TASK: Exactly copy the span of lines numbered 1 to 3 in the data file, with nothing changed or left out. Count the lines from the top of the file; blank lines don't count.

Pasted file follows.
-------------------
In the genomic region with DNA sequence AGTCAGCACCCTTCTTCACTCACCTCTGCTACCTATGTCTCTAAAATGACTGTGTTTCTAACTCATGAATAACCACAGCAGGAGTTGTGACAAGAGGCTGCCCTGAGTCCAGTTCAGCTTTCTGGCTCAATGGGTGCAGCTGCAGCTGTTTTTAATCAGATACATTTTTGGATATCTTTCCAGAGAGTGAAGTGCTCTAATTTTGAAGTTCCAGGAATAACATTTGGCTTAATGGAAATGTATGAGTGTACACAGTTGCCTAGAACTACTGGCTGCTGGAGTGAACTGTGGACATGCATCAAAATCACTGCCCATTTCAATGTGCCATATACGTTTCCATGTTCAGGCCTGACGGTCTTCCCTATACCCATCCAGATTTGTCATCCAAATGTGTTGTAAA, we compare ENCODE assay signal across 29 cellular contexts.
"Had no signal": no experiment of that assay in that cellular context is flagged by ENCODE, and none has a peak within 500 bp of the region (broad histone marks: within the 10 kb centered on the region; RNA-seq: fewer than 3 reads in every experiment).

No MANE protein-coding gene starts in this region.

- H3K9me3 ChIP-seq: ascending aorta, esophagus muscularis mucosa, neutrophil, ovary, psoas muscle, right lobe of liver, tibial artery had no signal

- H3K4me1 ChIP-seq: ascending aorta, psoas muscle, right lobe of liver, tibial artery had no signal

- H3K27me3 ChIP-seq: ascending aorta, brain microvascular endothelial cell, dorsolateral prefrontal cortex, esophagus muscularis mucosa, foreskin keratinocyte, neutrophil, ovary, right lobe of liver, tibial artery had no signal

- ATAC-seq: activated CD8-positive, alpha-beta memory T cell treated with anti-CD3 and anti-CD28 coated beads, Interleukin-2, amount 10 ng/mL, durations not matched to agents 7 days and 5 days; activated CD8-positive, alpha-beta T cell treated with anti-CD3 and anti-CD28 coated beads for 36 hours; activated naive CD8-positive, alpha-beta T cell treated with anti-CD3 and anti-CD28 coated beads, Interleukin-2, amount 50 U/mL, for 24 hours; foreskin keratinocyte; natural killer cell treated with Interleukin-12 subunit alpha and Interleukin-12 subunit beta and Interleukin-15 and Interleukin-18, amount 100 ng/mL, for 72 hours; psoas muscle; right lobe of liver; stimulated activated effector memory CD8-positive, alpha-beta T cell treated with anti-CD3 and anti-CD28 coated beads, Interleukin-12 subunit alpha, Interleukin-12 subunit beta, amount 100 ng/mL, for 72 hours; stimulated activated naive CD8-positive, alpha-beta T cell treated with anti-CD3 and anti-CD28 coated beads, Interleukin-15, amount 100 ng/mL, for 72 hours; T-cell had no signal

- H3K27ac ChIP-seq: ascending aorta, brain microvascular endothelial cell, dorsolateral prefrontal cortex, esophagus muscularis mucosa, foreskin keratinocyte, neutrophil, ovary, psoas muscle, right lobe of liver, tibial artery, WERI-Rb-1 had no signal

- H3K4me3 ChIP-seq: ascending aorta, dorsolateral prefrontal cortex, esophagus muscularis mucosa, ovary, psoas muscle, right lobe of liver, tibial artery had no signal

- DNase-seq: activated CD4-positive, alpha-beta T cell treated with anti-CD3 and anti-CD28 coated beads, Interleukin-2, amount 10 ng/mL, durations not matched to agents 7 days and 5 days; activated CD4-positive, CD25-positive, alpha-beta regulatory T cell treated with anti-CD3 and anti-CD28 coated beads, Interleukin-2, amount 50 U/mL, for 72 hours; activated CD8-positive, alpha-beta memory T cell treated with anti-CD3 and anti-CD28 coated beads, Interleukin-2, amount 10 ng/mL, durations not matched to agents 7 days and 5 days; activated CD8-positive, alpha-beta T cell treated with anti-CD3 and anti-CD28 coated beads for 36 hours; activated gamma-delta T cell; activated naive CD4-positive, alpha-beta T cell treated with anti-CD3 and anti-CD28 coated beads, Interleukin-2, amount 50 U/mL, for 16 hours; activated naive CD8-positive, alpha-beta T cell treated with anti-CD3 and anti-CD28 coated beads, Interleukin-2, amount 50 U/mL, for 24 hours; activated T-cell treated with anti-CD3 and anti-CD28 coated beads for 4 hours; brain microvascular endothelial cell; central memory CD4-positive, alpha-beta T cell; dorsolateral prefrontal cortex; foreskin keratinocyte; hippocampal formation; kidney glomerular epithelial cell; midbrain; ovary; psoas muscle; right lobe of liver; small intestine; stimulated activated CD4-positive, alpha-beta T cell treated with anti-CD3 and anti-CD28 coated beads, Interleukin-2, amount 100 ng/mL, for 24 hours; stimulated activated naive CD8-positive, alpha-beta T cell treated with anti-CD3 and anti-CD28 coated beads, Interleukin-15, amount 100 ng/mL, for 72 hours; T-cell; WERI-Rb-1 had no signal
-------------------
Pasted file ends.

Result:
In the genomic region with DNA sequence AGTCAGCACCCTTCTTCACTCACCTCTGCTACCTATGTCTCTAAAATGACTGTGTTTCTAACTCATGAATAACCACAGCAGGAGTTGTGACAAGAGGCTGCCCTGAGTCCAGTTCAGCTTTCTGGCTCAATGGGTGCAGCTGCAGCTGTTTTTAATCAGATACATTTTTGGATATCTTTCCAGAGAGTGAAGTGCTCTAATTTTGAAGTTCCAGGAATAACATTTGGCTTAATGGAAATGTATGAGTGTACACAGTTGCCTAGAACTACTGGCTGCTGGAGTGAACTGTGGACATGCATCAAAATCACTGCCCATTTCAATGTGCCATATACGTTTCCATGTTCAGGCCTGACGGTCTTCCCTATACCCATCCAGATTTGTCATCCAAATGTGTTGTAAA, we compare ENCODE assay signal across 29 cellular contexts.
"Had no signal": no experiment of that assay in that cellular context is flagged by ENCODE, and none has a peak within 500 bp of the region (broad histone marks: within the 10 kb centered on the region; RNA-seq: fewer than 3 reads in every experiment).

No MANE protein-coding gene starts in this region.